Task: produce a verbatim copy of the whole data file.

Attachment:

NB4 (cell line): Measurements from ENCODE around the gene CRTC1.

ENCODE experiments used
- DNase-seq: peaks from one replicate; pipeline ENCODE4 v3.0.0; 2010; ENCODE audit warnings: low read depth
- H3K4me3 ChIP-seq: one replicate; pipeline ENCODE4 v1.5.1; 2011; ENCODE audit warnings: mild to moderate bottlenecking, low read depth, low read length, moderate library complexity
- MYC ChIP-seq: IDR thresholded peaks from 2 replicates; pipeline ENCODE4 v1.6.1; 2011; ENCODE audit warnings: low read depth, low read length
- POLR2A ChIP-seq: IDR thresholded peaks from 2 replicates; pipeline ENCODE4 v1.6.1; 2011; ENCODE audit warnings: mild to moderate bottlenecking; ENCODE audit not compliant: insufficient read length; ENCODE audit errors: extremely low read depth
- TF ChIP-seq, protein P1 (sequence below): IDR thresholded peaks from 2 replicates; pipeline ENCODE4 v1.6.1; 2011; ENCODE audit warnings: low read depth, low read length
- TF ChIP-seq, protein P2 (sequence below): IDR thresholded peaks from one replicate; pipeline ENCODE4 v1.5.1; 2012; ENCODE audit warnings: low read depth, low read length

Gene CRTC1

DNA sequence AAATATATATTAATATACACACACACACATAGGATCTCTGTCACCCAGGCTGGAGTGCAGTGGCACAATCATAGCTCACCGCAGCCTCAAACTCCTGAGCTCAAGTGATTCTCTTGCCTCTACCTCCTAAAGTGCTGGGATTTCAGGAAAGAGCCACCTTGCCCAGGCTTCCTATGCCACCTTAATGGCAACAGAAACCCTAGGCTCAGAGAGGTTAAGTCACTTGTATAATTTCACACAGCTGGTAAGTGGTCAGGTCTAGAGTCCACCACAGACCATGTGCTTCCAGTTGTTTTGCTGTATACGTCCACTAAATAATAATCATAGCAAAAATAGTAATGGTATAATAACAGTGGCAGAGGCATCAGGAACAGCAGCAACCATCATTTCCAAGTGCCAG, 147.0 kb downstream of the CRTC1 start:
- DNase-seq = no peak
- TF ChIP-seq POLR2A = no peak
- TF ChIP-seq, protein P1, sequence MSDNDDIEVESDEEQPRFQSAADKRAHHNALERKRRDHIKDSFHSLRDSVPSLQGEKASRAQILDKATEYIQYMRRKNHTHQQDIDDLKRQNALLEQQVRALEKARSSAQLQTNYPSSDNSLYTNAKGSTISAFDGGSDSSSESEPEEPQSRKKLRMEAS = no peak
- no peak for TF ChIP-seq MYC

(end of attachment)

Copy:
NB4 (cell line): Measurements from ENCODE around the gene CRTC1.

ENCODE experiments used
- DNase-seq: peaks from one replicate; pipeline ENCODE4 v3.0.0; 2010; ENCODE audit warnings: low read depth
- H3K4me3 ChIP-seq: one replicate; pipeline ENCODE4 v1.5.1; 2011; ENCODE audit warnings: mild to moderate bottlenecking, low read depth, low read length, moderate library complexity
- MYC ChIP-seq: IDR thresholded peaks from 2 replicates; pipeline ENCODE4 v1.6.1; 2011; ENCODE audit warnings: low read depth, low read length
- POLR2A ChIP-seq: IDR thresholded peaks from 2 replicates; pipeline ENCODE4 v1.6.1; 2011; ENCODE audit warnings: mild to moderate bottlenecking; ENCODE audit not compliant: insufficient read length; ENCODE audit errors: extremely low read depth
- TF ChIP-seq, protein P1 (sequence below): IDR thresholded peaks from 2 replicates; pipeline ENCODE4 v1.6.1; 2011; ENCODE audit warnings: low read depth, low read length
- TF ChIP-seq, protein P2 (sequence below): IDR thresholded peaks from one replicate; pipeline ENCODE4 v1.5.1; 2012; ENCODE audit warnings: low read depth, low read length

Gene CRTC1

DNA sequence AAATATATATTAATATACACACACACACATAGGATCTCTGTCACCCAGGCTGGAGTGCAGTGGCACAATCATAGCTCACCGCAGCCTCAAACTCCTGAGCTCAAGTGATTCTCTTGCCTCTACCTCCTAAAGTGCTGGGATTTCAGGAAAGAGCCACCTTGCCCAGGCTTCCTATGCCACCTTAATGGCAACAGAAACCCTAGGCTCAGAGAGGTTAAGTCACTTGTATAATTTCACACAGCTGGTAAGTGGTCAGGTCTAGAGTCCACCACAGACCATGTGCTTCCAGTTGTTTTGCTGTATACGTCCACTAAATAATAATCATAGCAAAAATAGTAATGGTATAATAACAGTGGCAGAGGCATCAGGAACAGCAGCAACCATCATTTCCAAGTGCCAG, 147.0 kb downstream of the CRTC1 start:
- DNase-seq = no peak
- TF ChIP-seq POLR2A = no peak
- TF ChIP-seq, protein P1, sequence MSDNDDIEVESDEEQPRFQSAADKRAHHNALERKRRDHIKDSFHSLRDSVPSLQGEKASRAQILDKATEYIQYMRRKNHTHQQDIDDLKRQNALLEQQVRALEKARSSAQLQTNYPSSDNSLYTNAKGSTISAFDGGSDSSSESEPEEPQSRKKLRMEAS = no peak
- no peak for TF ChIP-seq MYC